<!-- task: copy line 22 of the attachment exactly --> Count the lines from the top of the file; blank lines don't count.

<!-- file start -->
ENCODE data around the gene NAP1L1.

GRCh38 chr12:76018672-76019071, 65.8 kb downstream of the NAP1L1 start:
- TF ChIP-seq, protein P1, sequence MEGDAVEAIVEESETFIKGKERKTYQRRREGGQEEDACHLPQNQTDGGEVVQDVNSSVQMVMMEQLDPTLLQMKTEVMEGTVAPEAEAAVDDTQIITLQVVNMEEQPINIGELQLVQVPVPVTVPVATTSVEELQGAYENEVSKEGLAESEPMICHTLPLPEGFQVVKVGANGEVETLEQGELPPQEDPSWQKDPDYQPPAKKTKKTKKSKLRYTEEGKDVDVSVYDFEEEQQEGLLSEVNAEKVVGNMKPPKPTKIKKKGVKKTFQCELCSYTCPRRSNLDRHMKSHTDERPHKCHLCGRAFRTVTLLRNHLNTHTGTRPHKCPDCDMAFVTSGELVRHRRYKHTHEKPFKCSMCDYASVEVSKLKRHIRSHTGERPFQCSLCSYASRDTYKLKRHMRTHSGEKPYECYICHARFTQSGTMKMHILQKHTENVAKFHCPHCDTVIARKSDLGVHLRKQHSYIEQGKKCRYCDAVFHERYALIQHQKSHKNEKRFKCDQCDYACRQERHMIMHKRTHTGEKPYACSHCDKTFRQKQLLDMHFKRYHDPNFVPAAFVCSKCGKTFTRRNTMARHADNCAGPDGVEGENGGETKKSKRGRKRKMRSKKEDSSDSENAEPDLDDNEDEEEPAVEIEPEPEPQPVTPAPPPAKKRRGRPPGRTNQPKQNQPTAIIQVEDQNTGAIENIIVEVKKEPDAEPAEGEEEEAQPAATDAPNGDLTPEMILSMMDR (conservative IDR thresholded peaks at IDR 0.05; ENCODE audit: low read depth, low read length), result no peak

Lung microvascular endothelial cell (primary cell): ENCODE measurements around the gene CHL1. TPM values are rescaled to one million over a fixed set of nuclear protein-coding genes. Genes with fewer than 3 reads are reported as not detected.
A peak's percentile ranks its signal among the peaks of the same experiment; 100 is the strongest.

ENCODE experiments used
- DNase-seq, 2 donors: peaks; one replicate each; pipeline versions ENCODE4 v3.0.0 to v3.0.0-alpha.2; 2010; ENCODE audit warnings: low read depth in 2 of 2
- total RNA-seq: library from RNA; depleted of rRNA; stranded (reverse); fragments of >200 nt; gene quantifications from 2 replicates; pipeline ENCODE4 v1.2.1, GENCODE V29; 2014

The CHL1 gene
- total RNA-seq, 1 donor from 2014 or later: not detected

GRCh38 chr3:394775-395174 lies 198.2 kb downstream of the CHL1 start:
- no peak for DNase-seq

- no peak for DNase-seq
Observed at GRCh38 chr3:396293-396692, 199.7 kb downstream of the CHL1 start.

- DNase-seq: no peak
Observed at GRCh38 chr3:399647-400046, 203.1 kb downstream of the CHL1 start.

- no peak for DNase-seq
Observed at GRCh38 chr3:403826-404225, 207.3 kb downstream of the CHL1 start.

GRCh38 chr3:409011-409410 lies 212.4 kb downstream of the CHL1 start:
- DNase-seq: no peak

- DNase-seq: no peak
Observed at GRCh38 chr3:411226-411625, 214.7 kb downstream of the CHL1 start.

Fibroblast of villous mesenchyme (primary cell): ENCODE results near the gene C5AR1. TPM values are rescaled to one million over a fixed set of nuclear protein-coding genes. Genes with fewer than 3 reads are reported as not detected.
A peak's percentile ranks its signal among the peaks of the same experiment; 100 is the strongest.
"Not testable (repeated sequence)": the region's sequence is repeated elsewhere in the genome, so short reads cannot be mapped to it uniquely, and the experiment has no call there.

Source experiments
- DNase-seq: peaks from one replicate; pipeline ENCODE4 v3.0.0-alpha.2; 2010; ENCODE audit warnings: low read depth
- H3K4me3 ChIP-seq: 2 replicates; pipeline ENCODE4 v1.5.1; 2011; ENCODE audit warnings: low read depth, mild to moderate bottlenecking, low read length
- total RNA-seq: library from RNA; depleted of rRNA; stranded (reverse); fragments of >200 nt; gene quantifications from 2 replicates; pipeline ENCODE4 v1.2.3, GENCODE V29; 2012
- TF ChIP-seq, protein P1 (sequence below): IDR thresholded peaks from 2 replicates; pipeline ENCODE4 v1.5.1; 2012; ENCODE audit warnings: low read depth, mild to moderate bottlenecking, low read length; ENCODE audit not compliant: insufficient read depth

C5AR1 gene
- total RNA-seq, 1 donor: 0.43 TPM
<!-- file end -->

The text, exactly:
Observed at GRCh38 chr3:411226-411625, 214.7 kb downstream of the CHL1 start.